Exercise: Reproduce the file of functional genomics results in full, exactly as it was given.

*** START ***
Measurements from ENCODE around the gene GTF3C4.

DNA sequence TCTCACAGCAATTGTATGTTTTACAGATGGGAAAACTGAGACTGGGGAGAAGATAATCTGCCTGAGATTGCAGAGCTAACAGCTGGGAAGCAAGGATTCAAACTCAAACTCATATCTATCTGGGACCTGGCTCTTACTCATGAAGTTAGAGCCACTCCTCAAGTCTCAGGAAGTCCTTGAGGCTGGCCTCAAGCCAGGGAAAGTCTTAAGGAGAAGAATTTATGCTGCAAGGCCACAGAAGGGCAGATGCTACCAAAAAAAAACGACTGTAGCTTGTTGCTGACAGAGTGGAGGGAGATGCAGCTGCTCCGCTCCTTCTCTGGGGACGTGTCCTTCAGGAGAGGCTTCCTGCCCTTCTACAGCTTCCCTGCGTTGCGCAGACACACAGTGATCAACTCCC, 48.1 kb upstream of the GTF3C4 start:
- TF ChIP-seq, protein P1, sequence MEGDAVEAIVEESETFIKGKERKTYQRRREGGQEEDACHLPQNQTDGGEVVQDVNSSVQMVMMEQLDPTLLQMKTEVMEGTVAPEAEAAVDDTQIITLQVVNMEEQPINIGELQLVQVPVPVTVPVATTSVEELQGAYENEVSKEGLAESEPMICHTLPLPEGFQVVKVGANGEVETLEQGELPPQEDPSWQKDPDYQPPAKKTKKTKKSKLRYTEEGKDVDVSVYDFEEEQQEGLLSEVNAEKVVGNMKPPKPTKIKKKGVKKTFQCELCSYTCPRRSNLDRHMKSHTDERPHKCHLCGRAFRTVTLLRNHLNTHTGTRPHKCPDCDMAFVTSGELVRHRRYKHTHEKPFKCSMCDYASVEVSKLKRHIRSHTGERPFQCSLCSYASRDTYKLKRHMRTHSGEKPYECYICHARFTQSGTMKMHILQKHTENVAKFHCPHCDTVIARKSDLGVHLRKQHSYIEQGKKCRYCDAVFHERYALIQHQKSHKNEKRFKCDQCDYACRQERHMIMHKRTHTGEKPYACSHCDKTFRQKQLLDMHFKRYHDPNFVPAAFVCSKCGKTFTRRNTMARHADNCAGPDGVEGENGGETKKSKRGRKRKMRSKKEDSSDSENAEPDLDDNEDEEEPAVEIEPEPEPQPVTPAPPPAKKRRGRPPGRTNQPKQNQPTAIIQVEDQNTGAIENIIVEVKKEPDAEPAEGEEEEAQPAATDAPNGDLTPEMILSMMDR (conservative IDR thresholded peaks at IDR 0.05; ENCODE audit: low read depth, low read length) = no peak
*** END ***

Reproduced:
Measurements from ENCODE around the gene GTF3C4.

DNA sequence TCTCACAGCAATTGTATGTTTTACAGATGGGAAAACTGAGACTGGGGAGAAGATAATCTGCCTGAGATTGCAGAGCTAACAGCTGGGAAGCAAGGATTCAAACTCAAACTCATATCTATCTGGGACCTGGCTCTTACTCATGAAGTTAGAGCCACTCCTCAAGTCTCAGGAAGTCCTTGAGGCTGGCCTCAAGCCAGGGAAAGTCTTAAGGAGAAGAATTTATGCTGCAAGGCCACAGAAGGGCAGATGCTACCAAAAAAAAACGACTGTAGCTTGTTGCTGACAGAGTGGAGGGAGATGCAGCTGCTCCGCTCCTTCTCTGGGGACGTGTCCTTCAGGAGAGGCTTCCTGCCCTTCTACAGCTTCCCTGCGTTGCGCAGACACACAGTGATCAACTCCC, 48.1 kb upstream of the GTF3C4 start:
- TF ChIP-seq, protein P1, sequence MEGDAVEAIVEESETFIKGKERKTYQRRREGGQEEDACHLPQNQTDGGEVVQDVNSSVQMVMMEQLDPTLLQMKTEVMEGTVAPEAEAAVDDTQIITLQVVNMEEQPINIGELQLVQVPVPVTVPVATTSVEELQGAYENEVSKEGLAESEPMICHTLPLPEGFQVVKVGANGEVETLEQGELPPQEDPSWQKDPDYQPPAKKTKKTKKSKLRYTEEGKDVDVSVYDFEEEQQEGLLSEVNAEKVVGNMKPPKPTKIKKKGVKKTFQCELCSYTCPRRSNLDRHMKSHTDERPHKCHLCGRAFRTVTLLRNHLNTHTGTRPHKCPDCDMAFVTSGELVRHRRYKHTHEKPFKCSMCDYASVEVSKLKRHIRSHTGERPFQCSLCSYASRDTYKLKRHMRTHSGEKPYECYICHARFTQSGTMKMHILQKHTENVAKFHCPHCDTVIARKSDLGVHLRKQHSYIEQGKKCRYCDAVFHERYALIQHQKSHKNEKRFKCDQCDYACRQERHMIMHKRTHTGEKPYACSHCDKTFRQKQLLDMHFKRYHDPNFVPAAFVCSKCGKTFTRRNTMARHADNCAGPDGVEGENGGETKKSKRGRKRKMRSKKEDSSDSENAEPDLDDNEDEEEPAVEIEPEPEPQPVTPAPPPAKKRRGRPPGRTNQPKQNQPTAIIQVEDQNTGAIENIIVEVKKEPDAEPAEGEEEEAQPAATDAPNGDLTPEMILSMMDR (conservative IDR thresholded peaks at IDR 0.05; ENCODE audit: low read depth, low read length) = no peak